Dr. Kevin Niemi is the Outreach Program Manager III and Director at UW-Madison Institute for Biology Education and UW Office for STEM Outreach. He is the appointed member of WI DPI Superintendent’s Science Leadership Team, President of Wisconsin Society of Science Teachers, National Assessment Governing Board, and the NAEP Achievement Levels-Setting panelist in 2010. He was awarded the Fulbright Senior Specialist Award in 2007.


Calculus AB/BC

This course emphasizes a multi-representational approach to calculus with concepts, results and problems being expressed graphically, numerically, analytically and verbally.  Throughout the course, participants will discuss the philosophy of AP Calculus, classroom pedagogy, classroom evaluation, the AP exam scoring, student motivation, and. topics brought up be the participants. The AB and BC groups will be separated to cover the specific content pertinent to each course.  We will review past exams as well as the free-response questions from the current exam and multiple choice questions from the most recent released exam.  Class discussions will drive much of the class. Participants will leave with many valuable resources.  The new Curriculum Framework and changes in the topics covered in both courses for the 2017-18 school year will be fully discussed.

Meet the Facilitator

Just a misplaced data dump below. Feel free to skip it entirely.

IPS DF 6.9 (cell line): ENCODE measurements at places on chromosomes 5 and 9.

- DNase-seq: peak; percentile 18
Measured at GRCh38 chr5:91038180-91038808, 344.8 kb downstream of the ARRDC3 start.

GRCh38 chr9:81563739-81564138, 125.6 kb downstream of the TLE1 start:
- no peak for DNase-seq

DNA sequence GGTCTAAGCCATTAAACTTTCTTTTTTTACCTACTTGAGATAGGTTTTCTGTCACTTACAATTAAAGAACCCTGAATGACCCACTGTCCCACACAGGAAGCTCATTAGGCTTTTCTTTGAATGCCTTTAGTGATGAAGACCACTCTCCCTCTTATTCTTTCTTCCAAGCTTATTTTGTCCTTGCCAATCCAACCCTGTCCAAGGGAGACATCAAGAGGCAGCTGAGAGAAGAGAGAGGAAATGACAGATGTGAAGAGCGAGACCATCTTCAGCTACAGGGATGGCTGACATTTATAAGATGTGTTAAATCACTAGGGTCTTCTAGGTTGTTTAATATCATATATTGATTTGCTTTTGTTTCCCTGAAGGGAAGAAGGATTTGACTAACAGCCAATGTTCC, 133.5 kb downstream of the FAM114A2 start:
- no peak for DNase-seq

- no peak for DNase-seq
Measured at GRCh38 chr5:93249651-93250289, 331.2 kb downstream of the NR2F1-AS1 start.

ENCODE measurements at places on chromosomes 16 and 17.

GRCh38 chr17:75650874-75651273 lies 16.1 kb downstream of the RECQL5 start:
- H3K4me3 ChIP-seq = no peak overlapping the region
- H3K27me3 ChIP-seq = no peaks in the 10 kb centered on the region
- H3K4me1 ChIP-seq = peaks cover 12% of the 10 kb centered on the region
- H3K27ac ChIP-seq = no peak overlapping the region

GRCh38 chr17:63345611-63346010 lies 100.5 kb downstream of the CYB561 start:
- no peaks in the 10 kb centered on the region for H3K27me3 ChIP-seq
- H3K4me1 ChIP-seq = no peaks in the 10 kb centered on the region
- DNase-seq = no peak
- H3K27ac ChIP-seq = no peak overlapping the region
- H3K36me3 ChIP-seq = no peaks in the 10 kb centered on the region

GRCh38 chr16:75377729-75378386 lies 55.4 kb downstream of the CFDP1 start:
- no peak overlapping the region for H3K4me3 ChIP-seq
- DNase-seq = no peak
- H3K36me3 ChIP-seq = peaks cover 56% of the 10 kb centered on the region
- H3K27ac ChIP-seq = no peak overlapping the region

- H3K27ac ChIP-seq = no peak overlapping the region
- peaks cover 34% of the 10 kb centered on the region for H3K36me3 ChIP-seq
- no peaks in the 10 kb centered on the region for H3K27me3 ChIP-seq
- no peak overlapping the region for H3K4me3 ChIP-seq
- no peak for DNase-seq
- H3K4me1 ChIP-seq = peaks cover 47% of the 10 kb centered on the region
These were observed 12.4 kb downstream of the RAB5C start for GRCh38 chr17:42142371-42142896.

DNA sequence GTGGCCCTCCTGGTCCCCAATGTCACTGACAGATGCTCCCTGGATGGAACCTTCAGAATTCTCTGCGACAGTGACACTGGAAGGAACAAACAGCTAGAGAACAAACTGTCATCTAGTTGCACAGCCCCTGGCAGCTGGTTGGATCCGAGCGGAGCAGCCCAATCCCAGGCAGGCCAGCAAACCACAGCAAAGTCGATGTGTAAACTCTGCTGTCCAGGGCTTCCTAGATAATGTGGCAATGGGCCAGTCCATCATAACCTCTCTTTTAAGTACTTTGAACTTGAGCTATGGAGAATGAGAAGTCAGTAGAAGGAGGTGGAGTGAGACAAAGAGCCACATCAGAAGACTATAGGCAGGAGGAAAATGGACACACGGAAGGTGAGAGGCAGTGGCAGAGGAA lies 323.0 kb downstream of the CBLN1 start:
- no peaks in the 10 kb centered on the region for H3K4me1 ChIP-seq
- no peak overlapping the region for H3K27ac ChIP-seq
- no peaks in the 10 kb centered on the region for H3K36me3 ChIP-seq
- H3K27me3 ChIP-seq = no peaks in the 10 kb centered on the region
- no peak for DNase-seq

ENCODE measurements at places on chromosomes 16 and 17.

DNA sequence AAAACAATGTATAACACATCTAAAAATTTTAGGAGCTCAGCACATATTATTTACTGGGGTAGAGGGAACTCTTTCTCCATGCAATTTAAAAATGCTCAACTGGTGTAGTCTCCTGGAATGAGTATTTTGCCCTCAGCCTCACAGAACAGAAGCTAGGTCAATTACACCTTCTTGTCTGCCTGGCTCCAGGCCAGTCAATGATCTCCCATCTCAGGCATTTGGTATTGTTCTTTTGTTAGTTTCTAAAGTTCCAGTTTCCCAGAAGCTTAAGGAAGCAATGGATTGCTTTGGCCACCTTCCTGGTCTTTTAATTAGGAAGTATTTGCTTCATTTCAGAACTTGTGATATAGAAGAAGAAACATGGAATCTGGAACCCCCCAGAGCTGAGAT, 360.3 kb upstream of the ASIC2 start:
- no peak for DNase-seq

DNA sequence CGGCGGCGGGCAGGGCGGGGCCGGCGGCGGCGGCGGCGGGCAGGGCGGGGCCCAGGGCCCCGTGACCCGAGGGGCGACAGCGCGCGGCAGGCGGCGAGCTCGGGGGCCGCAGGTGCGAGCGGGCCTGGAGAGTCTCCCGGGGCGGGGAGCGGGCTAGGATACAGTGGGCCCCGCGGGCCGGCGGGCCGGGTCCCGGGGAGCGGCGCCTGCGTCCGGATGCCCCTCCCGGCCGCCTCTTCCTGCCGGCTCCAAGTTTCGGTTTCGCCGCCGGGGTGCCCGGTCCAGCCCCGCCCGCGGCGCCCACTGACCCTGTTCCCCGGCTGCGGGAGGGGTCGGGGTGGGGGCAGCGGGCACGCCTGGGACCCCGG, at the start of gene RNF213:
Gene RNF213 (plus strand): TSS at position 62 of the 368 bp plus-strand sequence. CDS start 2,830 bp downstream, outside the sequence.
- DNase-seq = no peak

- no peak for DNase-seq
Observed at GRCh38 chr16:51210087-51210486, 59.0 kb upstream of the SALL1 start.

Vic Levine, adjunct faculty at Madison College, retired AP Calculus teacher at James Madison Memorial High School in Madison, WI; recipient of the Edith May Sliffe Award for Distinguished Mathematics Teaching from the Mathematical Association of America (1999 and 2000); Siemens National Teaching Award ; Reader, Table Leader and Question Leader for Calculus AB and BC since 1991; certified College Board workshop consultant and presenter nationally and internationally since 1993; College Board mentor for consultants; retired member of the Wisconsin Advanced Placement Advisory Council

Contact: (608) 220-2948 or


This Micro/Macro combined course will focus on the major principles taught in introductory college-level Microeconomics and Macroeconomics courses, as well as the structure of an AP course and strategies for preparing students for the AP tests. Introductory microeconomics introduces the fundamental economic concepts of scarcity, opportunity cost, trade (including foreign exchange markets), the role of markets and prices, the theory of the firm, market structures and market failure. Introductory macroeconomics includes economic measurement, fluctuations of business cycles, macroeconomic models and the role of stabilization policies, both fiscal and monetary. Teachers will participate in simulations and activities that they can use with their students.

Meet the Facilitator

Martha Rush is a nationally recognized high-school economics and social studies teacher and active teaching advocate. She is Founder and CEO of NeverBore, an education consulting and content company that provides teachers and school systems with research-based curriculum and workshops that make teaching more engaging and interactive. She is also the author of Beat Boredom: Engaging Tuned-Out Teenagers (Stenhouse, 2018).

With 20+ years of teaching experience, Martha has deep expertise in creating classroom environments that facilitate critical thinking skills as well as deep understanding of core concepts. Martha has led multiple student teams to championships and finalist positions at the National Economics Challenge, JA Student Leadership Conference, and Personal Finance Challenge. She has worked as reader for both AP Macro and AP Micro, and she is a member of the College Board’s AP Micro Instructional Design Team.